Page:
How To Make A Killing In The Experts Industry

The term “experts industry” was coined by Brendon Burchard in his book, The Millionaire Messenger. Brendon is one of the towering figures in the experts industry. His Millionaire Messenger was #1 on Amazon’s best-seller list for 40 weeks and catapulted the author to the top of the pile in the industry.

Brendon went on to launch the now defunct Experts Industry Association and the run-away successful “The Expert Academy” and the “High Performance Academy.”, becoming an instant sensation. Oprah describes him as “One of the most successful online trainers in history.”

But how did the self-help industry get started? The terms experts industry, self-help, self help, personal development, personal improvement, personal growth, self-improvement, and information marketing are often used today interchangeably.

The industry is increasingly referred to as the experts industry in recent times because, according to Brendon Burchard, “It’s where experts operate.”

The term self-help (also used without hyphen) was the term first used to describe the industry and was coined by Samuel Smiles, a Scottish Doctor, in 1859. However, the term (self-help) is now viewed as derogatory because of the assortment of snake oil salesmen or charlatans that prowl about, online and offline, seeking who to unleash their fake wares and cures., points out that the origins of self help date back to the book “The Constitution of Man,” written by a Victorian phrenologist, George Combe, in 1828. It was followed, according to them, by Ralph Waldo Emerson’s “Compensation” in 1841.

Quoting market, Iulia-Cristina Uta shared the information that “the self-improvement market was worth $9.9 billion in 2016 and is estimated to grow to $13.2 billion by 2022, with 5.6% average yearly gains.” That’s a total growth rate of 33.33% meaning there is room for any determined soul to jump in.

I her article in and quoting Niels Eek, a psychologist, Iulia-Cristina Uta threw a sharp light on what the industry is all about. She asserted, “Self-improvement is about consciously identifying and developing one or more facets of your life. From the perspective of an entrepreneur, self-improvement will often entail some sort of mental training but can mean anything from practicing stress management to valuable goal-setting. Professionals are often keen to learn things like time-management techniques (for better prioritizing tasks) and increasing productivity without compromising mental wellbeing.”

The self-improvement market is wide and encompasses a large variety of products and services, ranging from books, to e-books, online courses, coaching programs, webinars, “academies”, “universities”, “masterminds”, master-classes, conferences, and mobile apps according to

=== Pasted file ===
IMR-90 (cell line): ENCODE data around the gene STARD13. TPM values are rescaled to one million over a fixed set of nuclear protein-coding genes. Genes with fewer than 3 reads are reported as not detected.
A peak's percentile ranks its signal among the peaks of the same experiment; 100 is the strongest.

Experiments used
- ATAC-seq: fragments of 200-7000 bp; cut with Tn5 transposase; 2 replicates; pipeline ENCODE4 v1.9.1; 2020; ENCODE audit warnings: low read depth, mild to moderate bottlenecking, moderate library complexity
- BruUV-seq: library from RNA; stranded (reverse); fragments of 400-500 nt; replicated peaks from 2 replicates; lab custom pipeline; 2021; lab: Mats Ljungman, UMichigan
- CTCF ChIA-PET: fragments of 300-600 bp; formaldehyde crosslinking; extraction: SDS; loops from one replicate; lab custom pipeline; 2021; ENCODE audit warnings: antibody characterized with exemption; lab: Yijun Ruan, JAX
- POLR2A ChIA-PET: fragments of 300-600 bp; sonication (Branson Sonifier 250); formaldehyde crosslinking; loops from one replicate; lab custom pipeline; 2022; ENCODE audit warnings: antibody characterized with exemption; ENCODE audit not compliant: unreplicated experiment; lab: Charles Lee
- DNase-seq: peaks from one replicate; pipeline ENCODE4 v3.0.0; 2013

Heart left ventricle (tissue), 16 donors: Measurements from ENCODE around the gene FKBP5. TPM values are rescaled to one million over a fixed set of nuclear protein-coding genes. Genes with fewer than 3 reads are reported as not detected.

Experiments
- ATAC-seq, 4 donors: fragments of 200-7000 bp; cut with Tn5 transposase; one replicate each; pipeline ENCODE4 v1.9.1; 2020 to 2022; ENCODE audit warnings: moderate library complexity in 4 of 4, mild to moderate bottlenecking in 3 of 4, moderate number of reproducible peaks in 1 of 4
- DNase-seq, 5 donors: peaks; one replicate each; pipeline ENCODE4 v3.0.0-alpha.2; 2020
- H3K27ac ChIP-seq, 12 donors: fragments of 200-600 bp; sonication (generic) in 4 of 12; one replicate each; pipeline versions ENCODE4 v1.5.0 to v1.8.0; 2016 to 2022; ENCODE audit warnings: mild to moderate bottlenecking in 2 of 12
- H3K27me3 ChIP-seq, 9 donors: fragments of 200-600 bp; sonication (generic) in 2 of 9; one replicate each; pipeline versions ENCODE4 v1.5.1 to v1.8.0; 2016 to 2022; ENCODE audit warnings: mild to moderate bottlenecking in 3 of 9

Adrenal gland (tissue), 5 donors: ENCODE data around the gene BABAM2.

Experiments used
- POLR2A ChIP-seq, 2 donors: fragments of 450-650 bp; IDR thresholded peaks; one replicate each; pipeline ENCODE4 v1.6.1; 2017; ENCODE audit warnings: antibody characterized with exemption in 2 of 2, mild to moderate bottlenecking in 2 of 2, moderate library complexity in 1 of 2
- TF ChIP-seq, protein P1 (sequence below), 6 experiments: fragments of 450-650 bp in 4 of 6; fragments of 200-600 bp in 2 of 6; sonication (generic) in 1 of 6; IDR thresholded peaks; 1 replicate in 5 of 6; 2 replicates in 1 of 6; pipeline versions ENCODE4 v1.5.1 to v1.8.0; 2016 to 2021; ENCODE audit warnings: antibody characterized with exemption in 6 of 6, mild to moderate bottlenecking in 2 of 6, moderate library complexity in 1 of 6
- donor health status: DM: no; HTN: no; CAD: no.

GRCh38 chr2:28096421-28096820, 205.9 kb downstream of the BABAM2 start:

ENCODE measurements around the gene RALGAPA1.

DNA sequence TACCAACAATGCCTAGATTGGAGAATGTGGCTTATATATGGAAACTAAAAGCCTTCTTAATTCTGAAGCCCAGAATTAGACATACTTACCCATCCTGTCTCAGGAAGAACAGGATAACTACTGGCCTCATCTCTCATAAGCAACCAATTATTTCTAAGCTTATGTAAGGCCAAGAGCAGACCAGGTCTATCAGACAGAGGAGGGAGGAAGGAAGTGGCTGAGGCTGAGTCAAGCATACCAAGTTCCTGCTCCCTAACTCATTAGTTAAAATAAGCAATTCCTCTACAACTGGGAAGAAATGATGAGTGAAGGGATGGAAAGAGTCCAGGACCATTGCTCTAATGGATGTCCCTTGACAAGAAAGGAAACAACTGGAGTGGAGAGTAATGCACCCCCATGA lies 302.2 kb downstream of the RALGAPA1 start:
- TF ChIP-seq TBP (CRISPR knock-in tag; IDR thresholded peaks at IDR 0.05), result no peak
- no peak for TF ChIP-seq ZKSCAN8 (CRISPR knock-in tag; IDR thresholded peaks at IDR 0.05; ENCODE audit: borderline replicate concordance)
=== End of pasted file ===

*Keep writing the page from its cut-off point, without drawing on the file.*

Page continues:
Taking the digital angle, Hazel Davi, a guest blogger at quoted various sources and research findings as pointing to the fact that compared to other age groups, millennials are the most driven to engage in self-development.

Writing under the title, “What does self-improvement look like in the digital age?”, she asserted, “Millennials love self-improvement; whether it’s learning how to be an inspirational leader or change-maker, coding for beginners or leaning In – they seemingly can’t get enough of it.”

Since its creation in 1859, the industry has become unstoppable with thousands of “gurus” peddling their wares to whoever cares to read, listen, view, try, and buy. When asked whether he was a “guru”, Peter Drucker had said, “The term charlatan was too difficult to pronounce so someone invented the word guru.”

In that regard has this to say, “Consumers are realizing that there are many so-called “experts” now peddling a variety of online “masterminds”, “academies”, “universities” and coaching services. Too many, in fact. As a result, gurus are trying to figure out how to cut through the clutter while consumers are trying to identify legitimate, competent experts.”

The US is unique in that it’s the only country in the world I know of where a full month is set aside for self-help. According to, September is National Self Improvement Month in the US. According to the blog, “It’s a time to reflect upon your life, set new goals and take strides to make personal changes in order to achieve the life you truly wish.” Any wonder the US is the global center of gravity for self-help?

Any wonder the biggest names in the industry in the English speaking world are all Americans? The following 20 living and long gone legends readily come to mind, not in any particular order: Napoleon Hill, Jay Abraham, W. Clement Stone, Jack Canfield,
Dale Carnegie, Mark Victor Hanson, Jim Rohn, Tony Robbins, Charlie “Tremendous” Jones, Marcia Weider, Dr. Wayne W. Dyer, Joe Polish, Deepak Chopra, Gary Vaynerchuk, Zig Ziglar, Tim Ferriss, Les Brown, Peter Diamandis, Brian Tracy, Brendon Burchard.

In the English speaking world, no two people have made bigger impact in the self-improvement industry than Sir Richard Branson and Oprah Winfrey. But they belong to a special class of their own, the billionaire’s class.

Branson’s business empire spans the globe and he always finds time to motivate the new generation. His book, How I Lost My Virginity, is an evergreen classic on motivation.

Oprah is not far left behind. Her OWN (Oprah Winfrey Network) and The Oprah Winfrey Show attract millions worldwide. Get your book onto the Oprah Book Club and you’re made for life. Such is the magnate of the Oprah brand.